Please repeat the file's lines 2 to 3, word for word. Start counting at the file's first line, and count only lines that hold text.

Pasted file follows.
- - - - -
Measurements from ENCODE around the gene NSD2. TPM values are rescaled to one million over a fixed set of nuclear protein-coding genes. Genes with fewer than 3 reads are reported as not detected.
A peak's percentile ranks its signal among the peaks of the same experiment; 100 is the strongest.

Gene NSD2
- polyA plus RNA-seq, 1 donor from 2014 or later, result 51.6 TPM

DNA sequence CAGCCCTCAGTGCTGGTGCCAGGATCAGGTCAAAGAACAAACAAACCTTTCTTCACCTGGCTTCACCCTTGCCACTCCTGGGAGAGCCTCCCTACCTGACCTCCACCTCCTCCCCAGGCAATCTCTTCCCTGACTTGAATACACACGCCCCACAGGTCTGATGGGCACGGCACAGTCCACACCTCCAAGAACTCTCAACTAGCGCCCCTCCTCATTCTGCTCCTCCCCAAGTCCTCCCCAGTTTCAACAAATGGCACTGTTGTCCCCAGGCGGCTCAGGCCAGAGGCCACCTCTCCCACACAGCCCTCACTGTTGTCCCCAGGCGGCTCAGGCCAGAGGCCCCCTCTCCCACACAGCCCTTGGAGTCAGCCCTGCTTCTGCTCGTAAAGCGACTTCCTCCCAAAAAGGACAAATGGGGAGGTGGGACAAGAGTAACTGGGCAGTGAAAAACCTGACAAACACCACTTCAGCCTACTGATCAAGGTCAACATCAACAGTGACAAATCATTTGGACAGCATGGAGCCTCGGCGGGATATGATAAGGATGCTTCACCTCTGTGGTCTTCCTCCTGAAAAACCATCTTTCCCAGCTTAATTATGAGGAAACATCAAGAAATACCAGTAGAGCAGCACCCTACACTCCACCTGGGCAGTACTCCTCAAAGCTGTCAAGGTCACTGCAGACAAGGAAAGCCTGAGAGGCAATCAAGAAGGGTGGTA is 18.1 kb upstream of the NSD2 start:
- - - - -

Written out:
A peak's percentile ranks its signal among the peaks of the same experiment; 100 is the strongest.

Gene NSD2